Annie Skilton (nee Bloom) was born in Wivenhoe in 1918. The Blooms rented a terraced house at 13 Station Road. Annie had 5 brothers (Bob, Albert, William, Arthur and George) and 6 sisters (Gertie, Maharla, Lily, Dolly, Alice and Edie). Her father worked for Mr Goodwin as a coffin maker.
Annie joined North Sea Canners on Wivenhoe East Quay when it first opened in 1932 aged 14. The building still exists today but it is now residential and is known as “Rosabelle”.
As the business grew the factory relocated some time before the outbreak of WW2 to a larger building on West Quay also now residential but the sign “North Sea Canners” can be seen today on the top of the building. This building was for a number of years a warehouse for Tiptree Jams.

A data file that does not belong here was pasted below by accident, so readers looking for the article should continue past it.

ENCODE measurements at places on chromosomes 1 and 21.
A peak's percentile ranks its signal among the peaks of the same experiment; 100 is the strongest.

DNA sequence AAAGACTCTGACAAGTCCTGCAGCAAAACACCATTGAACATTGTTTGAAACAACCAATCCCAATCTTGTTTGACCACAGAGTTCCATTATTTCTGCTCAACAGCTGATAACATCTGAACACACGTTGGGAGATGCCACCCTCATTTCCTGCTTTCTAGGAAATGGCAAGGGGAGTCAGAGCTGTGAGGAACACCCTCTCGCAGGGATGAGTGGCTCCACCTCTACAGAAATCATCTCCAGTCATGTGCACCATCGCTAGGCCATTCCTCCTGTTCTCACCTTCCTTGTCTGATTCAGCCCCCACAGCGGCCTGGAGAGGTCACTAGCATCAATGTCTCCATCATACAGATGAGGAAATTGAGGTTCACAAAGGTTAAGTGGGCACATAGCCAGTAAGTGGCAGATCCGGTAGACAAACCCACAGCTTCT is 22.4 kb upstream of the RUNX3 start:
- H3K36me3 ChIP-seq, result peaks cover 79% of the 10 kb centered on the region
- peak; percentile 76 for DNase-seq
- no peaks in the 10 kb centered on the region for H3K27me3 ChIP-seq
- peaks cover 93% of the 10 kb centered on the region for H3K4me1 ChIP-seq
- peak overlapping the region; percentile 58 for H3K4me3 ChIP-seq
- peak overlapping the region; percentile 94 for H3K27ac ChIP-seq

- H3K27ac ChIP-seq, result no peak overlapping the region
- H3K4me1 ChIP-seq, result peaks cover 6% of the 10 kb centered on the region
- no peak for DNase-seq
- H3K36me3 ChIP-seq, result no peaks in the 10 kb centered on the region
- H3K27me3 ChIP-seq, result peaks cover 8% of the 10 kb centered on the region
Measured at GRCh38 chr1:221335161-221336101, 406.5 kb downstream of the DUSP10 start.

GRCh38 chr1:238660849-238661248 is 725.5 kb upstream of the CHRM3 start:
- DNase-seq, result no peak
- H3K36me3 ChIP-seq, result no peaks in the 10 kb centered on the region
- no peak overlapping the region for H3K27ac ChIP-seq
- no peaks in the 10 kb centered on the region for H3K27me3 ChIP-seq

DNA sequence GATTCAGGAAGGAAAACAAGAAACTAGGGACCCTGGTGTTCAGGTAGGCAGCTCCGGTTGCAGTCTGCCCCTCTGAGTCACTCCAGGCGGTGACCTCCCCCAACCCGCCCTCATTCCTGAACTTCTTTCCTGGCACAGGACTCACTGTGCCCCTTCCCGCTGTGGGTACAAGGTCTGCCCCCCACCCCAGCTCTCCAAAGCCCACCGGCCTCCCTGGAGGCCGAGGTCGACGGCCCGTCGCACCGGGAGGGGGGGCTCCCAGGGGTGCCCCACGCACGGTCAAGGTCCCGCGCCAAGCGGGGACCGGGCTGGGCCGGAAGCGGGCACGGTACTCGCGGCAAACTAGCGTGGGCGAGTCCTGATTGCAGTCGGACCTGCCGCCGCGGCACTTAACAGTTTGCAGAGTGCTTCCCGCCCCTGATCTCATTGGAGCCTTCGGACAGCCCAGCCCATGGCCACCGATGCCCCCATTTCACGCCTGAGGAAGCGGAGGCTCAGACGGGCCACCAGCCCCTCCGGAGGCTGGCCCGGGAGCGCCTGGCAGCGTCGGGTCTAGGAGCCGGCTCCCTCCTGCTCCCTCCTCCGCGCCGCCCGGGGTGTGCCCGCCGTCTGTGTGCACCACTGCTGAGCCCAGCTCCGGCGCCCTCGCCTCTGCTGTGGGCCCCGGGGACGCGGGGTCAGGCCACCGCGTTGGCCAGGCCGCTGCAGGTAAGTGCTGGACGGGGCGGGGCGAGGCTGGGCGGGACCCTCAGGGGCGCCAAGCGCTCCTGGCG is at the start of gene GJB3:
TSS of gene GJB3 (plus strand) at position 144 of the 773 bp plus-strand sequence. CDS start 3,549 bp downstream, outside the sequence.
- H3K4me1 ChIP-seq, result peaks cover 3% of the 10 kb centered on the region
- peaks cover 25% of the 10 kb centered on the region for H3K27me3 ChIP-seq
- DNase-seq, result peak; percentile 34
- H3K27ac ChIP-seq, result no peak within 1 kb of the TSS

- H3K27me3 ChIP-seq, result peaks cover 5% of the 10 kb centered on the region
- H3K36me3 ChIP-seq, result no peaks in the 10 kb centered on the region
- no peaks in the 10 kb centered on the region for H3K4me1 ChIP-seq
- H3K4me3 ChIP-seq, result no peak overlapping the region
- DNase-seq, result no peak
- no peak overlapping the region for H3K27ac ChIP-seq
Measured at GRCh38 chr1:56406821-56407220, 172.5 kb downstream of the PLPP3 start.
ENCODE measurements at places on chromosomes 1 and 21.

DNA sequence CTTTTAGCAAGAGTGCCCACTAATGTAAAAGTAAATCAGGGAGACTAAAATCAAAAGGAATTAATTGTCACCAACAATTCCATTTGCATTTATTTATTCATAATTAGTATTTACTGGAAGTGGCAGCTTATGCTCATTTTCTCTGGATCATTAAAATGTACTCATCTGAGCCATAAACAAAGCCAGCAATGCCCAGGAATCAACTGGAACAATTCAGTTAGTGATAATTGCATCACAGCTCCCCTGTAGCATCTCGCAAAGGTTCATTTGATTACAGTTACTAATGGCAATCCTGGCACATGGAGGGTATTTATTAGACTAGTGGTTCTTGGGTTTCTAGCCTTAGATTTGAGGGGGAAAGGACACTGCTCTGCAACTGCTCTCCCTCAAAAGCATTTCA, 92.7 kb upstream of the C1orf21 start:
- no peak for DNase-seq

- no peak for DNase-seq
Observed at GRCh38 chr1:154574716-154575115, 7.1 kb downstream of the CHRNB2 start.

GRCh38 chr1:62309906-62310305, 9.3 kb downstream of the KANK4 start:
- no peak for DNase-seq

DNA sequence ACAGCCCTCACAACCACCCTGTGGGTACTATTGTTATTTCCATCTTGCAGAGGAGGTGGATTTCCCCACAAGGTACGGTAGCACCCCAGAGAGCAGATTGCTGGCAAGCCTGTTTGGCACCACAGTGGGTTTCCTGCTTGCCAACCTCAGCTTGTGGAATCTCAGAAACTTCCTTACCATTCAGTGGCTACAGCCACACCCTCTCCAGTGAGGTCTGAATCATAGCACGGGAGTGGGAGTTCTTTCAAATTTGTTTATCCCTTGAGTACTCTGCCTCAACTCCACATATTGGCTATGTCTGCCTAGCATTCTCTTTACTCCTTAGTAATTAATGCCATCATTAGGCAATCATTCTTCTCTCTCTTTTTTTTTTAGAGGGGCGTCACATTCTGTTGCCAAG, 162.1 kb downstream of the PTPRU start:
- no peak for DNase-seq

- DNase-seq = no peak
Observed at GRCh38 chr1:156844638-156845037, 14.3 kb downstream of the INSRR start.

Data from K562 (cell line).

The directors of North Sea Canners were Mr Lewis Worsp, Colonel Hardy and Mr Stanley Young (Young’s Seafoods were innovators of potted shrimps being sold on a commercial basis).
The factory canned different products according to the seasons: shrimps, sprats, chickens and autumn fruits. The location near the railway line meant that freshly potted shrimps could be sent to hotels in Colchester and London.
During WW2 it became to increasingly difficult to obtain the butter for the shrimps and olive oil to can the chickens so the business closed.
Listen to Annie Skilton talking here about work at North Sea Canners